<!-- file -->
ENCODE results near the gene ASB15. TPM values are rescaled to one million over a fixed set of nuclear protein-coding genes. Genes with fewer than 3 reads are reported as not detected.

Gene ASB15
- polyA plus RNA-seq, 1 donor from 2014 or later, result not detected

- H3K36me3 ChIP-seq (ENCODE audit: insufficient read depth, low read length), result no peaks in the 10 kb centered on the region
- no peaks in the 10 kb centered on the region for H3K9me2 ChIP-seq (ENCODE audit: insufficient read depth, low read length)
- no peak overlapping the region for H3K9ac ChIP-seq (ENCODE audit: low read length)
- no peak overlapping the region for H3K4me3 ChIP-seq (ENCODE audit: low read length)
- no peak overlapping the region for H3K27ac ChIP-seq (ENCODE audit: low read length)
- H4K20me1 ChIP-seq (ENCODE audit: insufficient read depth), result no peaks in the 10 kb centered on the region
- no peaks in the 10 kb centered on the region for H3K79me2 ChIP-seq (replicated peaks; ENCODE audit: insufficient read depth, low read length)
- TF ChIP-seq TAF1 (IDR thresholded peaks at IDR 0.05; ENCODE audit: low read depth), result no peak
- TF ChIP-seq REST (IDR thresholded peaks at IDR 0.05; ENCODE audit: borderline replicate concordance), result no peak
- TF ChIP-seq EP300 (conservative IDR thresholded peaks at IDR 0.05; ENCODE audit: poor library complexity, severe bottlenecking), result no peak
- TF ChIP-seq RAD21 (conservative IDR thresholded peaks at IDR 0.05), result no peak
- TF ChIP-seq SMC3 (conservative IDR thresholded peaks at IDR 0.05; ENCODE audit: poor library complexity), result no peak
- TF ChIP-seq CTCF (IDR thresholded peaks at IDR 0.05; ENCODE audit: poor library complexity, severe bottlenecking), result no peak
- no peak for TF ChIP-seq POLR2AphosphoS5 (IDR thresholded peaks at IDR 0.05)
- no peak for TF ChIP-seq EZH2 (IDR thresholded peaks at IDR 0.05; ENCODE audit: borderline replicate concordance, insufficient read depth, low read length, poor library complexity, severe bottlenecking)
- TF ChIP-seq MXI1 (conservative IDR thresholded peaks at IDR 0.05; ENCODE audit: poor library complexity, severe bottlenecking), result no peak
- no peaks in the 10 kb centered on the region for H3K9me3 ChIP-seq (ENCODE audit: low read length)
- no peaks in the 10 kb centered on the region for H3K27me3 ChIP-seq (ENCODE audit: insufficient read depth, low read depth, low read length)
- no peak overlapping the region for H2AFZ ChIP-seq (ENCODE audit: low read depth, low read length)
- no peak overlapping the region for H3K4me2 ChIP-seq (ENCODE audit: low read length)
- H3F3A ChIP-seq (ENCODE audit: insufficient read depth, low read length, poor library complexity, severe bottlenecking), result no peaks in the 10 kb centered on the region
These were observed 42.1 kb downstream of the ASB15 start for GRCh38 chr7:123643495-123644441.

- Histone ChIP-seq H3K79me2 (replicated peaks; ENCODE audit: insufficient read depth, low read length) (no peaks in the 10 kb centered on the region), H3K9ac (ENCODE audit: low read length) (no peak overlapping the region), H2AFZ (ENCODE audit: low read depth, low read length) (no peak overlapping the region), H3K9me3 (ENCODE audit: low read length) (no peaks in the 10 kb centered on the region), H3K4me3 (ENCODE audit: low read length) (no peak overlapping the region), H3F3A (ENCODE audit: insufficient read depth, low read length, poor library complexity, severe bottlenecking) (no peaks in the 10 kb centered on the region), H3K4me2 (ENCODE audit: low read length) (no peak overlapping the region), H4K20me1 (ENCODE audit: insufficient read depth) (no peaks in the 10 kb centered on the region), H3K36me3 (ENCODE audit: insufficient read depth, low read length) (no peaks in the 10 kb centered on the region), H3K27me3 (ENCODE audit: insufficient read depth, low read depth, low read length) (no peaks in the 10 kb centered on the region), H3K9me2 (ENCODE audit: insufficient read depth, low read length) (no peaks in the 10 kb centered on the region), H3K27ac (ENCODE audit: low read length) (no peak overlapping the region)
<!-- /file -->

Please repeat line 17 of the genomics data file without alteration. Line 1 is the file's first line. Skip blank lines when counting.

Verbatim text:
- no peak for TF ChIP-seq POLR2AphosphoS5 (IDR thresholded peaks at IDR 0.05)